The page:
Biosynthesis of a rice-killing fungal toxin

Biosynthesis of a rice-killing fungal toxin

Researchers have discovered the enzyme needed for synthesis of tenuazonic acid (TeA), a well-known toxin that is produced by multiple types of fungus and affects fruits, vegetables, rice, and other crops.

In their study published in Nature Communications, the authors describe how they found the gene for this enzyme, and reveal that its structure is unique among known enzymes.

TeA is known to be produced by at least three different plant pathogenic fungi, and is associated with spoiling of fruits, vegetables, and food-crops, as well as post-harvest decay.

Researchers identify the TeA biosynthetic gene from Magnaporthe oryzae by finding two TeA-inducing conditions of a low-producing strain.

They demonstrate that TeA is synthesized from isoleucine and acetoacetyl-coenzyme A by TeA synthetase 1 (TAS1). TAS1 is a unique non-ribosomal peptide synthetase and polyketide synthase (NRPS–PKS) hybrid enzyme that begins with an NRPS module.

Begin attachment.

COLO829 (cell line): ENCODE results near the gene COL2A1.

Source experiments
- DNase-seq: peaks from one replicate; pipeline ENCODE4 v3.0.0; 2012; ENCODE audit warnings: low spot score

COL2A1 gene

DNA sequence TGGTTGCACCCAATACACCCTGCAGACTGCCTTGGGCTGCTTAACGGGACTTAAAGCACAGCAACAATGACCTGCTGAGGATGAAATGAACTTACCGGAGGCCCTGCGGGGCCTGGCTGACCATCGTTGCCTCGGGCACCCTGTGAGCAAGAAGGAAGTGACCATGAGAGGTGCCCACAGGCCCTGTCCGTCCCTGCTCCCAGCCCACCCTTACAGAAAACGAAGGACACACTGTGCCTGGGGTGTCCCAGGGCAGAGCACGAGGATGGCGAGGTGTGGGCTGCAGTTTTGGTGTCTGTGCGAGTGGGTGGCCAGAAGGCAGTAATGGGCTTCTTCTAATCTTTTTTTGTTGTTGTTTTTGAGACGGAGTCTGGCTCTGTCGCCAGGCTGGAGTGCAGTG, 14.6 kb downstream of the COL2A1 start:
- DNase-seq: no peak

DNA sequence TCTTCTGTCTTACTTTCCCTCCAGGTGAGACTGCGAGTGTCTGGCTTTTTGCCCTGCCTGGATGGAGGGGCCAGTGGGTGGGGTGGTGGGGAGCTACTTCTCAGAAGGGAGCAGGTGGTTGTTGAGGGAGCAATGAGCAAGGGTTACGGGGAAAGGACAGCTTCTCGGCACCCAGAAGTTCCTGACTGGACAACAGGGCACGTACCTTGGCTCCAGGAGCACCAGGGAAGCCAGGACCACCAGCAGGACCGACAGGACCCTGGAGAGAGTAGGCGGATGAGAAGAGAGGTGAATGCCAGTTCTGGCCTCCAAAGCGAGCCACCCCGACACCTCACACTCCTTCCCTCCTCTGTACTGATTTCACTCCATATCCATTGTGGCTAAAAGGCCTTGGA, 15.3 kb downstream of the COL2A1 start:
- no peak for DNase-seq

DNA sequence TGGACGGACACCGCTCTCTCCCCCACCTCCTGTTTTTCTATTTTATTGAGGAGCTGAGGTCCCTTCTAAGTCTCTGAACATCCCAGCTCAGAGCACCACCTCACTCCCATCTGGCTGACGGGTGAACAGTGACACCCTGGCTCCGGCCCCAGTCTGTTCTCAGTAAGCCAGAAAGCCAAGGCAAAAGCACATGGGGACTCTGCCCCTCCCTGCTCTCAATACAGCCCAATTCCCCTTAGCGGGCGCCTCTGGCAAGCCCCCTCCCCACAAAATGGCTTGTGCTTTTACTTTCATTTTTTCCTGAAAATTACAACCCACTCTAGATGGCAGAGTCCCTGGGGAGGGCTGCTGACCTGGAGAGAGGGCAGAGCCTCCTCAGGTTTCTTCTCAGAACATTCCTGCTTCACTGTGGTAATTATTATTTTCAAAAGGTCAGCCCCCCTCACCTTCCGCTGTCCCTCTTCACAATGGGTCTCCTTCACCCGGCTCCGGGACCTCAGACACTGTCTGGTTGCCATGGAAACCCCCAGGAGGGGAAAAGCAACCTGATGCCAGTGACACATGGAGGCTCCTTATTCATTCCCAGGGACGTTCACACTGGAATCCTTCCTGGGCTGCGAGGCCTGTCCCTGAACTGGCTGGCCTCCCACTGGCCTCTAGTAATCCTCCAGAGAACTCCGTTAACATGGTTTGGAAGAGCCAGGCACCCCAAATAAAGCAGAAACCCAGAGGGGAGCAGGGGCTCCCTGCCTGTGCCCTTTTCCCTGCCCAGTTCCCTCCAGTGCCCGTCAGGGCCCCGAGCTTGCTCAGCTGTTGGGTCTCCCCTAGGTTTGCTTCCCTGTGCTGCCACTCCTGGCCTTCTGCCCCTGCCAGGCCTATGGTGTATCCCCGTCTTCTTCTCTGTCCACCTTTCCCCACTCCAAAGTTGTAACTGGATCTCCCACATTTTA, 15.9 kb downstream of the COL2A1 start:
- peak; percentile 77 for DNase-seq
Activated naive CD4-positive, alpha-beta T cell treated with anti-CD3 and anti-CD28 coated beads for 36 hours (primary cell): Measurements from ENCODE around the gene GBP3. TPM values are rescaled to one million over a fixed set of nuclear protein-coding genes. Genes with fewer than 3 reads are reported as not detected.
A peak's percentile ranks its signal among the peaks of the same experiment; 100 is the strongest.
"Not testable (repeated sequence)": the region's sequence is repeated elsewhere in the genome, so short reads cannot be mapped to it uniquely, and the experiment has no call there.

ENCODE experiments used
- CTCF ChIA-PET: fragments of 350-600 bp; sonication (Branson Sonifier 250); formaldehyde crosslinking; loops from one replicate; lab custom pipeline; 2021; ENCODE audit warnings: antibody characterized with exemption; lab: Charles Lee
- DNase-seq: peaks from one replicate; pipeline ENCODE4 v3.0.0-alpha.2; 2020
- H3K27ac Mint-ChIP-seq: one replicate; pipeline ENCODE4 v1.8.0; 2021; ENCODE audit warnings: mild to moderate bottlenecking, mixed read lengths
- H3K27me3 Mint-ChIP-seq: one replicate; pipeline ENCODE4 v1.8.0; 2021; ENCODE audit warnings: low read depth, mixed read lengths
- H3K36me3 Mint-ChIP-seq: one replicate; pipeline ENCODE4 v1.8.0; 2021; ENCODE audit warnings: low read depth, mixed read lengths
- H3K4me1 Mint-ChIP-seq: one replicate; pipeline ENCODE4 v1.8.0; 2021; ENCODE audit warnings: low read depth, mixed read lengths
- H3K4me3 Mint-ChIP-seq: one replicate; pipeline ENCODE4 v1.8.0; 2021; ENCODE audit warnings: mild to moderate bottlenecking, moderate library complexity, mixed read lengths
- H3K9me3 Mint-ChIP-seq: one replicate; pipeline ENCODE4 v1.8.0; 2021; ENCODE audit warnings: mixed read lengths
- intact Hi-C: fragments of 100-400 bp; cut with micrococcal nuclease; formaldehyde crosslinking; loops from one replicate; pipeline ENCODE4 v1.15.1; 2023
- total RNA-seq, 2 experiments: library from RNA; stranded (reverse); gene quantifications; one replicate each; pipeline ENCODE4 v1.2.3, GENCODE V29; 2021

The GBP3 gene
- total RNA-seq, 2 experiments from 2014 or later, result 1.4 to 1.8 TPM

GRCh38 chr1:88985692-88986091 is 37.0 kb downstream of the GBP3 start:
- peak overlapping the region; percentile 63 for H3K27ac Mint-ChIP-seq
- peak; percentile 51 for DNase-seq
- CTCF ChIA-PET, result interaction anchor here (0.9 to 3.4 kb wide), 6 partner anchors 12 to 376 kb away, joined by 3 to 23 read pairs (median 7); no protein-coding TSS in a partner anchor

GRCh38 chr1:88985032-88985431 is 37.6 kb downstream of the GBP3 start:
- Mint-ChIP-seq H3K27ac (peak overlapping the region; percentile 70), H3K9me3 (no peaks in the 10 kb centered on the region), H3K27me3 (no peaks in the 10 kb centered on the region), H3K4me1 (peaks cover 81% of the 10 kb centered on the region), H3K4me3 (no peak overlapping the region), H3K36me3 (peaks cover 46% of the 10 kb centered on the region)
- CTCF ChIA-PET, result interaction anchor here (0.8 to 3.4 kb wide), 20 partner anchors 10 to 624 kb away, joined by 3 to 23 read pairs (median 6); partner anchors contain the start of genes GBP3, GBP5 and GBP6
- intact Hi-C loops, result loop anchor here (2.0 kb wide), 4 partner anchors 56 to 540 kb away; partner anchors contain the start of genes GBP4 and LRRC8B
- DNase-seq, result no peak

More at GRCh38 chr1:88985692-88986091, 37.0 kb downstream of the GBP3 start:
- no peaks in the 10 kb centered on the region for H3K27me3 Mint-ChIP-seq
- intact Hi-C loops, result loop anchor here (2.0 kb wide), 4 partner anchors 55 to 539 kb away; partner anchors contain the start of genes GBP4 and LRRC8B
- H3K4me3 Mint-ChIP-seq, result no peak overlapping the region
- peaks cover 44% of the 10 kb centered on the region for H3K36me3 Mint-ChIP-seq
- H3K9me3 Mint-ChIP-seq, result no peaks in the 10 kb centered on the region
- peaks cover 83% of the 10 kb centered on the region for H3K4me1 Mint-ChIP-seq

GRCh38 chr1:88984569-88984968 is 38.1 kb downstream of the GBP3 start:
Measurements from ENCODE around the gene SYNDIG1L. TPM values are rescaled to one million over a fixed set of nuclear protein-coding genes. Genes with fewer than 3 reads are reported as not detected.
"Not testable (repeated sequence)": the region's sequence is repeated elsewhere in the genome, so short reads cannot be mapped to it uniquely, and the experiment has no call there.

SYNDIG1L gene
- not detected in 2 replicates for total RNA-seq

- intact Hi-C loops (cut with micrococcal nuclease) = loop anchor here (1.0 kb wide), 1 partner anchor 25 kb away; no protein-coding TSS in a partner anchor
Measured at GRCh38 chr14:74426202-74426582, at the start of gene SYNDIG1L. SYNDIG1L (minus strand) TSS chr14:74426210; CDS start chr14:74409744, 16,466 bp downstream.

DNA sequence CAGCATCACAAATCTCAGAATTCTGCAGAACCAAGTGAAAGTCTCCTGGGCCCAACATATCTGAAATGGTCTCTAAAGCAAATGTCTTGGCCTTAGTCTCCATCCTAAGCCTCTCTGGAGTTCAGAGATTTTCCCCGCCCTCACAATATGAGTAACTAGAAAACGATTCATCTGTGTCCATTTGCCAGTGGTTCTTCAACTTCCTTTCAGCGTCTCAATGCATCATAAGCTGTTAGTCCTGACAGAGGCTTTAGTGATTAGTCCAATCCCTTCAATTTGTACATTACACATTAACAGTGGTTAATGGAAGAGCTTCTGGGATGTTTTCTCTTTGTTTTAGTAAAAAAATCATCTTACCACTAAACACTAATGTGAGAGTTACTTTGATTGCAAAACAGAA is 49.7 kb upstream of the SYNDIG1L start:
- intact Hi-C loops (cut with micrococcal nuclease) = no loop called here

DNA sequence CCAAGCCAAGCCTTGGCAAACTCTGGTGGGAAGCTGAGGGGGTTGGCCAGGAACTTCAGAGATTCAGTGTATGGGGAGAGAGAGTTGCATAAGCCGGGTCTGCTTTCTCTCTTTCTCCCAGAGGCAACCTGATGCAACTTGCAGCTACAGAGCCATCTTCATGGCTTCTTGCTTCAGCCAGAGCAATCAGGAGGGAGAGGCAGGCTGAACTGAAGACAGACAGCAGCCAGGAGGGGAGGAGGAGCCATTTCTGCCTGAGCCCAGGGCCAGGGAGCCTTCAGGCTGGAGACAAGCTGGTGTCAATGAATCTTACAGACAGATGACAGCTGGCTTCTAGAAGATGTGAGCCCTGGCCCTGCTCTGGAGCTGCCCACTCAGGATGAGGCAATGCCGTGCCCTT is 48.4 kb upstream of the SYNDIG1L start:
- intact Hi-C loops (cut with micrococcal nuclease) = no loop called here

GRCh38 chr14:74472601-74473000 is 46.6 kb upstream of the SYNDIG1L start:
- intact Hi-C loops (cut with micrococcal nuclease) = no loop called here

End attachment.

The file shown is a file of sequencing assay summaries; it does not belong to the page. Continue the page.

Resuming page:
In contrast to other NRPS/PKS hybrid enzymes, the PKS portion of TAS1 has only a ketosynthase (KS) domain and this domain is indispensable for TAS1 activity.

Phylogenetic analysis classifies this KS domain as an independent clade close to type I PKS KS domain. They demonstrate that the TAS1 KS domain conducts the final cyclization step for TeA release.

These results indicate that TAS1 is a unique type of NRPS–PKS hybrid enzyme.